The soup begins life as a liquid-less amalgam of ingredients in a big pot.
During times of trouble, stress, sickness, sadness and lack of hope, there is little more soothing or healing than one’s grandmother. And of all the grandmotherly things, chicken soup (often called Jewish Penicillin) is probably near the top. (Her baking might be at the top, but it depends on the grandmother). This recipe was handed down to me by my Grandmother Sylvia (and my Aunt Doreen) and I have successfully made it for holidays and sick people for about two decades. It is alarmingly simple to make, as most of the work is in the shopping and prep. It makes approximately 4 quarts of soup and feeds about 10 people as a first course. It freezes perfectly, but you have to remember to add a little hot water when you reconstitute. For the purposes of healing the sick, it is great to keep some in the freezer, because the last thing you want to do when you’re sick is wash and chop vegetables.
For about 10 years before I asked my family for the recipe, I tried my hardest to make chicken soup from a wide array of cookbooks, including the New York Times and Silver Palette cookbooks. They all contained funky ingredients like butter, white wine, garlic, vinegar, ginger, and never ever tasted like the soothing and simp broth I had at my grandmother’s house. Don’t get me wrong, I think tweaking recipes is great, and there are endless variations on chicken soup which I celebrate. But “Grandmother’s Chicken Soup” is a specific variation that needs to remain simple—and dairy free—among other qualities.
When I finally made my soup for my Aunt, she gave me two pieces of feedback— one, that cooking the soup too long (which I did) would make the chicken “fall apart”; and that using and removing whole onions keeps the soup clear. Keeping the soup clear is very important if you intend to add matzoh balls or egg noodles— but as I am on a constant carb-watch, I don’t do those things. As a result of slicing the onions and leaving them in, my soup is kind of ‘atmospheric.”
Additionally, I found that the whole chicken legs are part of the final delicious, savory flavor, and that using only chicken breasts does not impart the same deep level of yummy soup satisfaction. I can’t explain why that is, but don’t fault me for that– even the scientists can’t figure out why eating chicken soup seems to help with the common cold (see NY Times article here).
This soup has been of one the stars of my cooking portfolio for years, and something people always ask me to make. At first I was reluctant because I wasn’t sure my grandmother would want that. After all what’s the grandmotherly soup without the grandmother? But I am sharing it now, and I hope that by sharing you too, can help heal the sick, feed the hungry, and give hope to the hopeless. Or at very least, make a great first course at that pot luck dinner.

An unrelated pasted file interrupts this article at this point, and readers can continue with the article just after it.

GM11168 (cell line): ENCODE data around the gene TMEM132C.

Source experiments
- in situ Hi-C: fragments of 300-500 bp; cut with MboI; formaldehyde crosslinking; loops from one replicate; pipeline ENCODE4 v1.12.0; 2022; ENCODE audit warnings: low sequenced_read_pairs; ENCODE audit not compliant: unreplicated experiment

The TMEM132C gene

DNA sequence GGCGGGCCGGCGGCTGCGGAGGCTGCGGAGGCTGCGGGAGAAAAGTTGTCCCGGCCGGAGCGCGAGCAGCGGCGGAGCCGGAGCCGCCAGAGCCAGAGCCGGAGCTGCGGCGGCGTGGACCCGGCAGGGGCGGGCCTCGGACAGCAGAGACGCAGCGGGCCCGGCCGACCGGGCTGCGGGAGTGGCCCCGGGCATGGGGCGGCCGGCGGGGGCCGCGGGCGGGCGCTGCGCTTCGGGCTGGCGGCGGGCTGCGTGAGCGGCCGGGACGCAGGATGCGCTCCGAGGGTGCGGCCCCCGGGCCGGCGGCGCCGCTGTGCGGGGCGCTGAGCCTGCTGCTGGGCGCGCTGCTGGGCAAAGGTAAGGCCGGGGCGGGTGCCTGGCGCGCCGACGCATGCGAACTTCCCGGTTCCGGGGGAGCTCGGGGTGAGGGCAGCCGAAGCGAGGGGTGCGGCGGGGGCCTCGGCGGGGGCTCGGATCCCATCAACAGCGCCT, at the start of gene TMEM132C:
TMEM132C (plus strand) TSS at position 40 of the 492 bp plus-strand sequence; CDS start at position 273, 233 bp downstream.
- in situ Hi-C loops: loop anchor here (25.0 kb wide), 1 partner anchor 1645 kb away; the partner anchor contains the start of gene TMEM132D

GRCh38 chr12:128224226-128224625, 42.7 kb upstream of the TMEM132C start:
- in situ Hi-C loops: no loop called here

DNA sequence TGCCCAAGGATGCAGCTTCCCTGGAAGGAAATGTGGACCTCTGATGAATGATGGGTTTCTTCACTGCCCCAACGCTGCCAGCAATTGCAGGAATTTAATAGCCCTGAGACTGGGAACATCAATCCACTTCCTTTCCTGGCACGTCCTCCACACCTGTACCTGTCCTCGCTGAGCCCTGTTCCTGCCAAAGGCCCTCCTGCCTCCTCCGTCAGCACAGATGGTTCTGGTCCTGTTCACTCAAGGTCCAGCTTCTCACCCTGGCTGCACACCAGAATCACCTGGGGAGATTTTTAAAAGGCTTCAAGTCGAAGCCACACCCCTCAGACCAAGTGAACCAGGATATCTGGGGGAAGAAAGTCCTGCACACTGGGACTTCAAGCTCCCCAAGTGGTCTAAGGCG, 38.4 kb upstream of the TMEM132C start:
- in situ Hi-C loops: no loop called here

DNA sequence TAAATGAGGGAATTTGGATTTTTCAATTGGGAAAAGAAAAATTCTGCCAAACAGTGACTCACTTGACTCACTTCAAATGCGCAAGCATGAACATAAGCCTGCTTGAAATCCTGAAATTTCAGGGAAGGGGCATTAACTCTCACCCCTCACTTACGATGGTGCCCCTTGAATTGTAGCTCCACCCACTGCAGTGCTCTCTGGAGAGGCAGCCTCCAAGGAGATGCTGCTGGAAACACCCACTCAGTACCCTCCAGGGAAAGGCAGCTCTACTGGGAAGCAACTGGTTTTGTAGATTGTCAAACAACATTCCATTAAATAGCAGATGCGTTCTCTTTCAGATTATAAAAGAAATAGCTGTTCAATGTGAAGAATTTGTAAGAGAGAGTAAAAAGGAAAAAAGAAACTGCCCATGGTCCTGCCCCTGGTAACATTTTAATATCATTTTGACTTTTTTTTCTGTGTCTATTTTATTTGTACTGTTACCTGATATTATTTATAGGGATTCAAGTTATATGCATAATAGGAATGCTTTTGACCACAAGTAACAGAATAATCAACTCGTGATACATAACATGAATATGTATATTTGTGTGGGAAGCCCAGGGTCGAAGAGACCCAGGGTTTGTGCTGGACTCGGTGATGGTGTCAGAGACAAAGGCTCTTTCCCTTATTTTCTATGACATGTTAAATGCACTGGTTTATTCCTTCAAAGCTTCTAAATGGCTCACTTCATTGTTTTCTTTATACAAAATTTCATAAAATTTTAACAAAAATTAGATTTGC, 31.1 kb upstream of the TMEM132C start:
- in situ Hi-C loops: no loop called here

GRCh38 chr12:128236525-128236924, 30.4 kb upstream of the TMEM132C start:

- 2 Whole Chicken Legs
- 3 Skin on split bone-in Breasts/Chicken
- 4-7 carrots, peeled and sliced on the diagonal
- 3-6 stalks celery, cut into ribs
- 2-3 parsnips, peeled
- 2-3 yellow onions (my grandmother put them in whole and removed them; i slice them thin and leave them in).
- fresh parsley
- fresh dill (approx 1/4 cup of both)
- 1-2 packages of Swanson Chicken Stock (I used to use College Inn but now I’m a convert).
Grandma’s chicken soup becomes savory, delicious, healing and ‘atmospheric.’
Salt and pepper the chicken pieces; lay without overlapping (as much as possible) in the bottom of a 5-7 qt dutch oven. Place cut vegetables on top. Wash and chop herbs finely, squeeze out liquid and put on top. Turn on heat. When I can smell the chicken sizzling I pour in the chicken stock to about 3/4 full. I add hot water the rest of the way. Bring to a boil and then simmer for two hours.
Somewhere around the 90 minute mark I take out the chicken, remove the meat from the bones, and replace it (without shredding) in the soup. After that, I remove the parsnips and discard. In the final analysis, If the soup is too thick I add hot water and if it’s too bland I add salt. When done, remove the pot from the heat source.
When the soup cools (about 90 minutes), ladle into storage containers, and refrigerate or freeze. Keeps in the fridge for about three days and in the freezer until the next person in your house gets sick. When re-heating don’t overdo it or you might inadvertently dissolve the carrots, etc. Serve with fresh bread, challah or soup nuts. And always, always, give a grandmotherly smile of approval when they say they like it. Sylvia would have wanted it that way.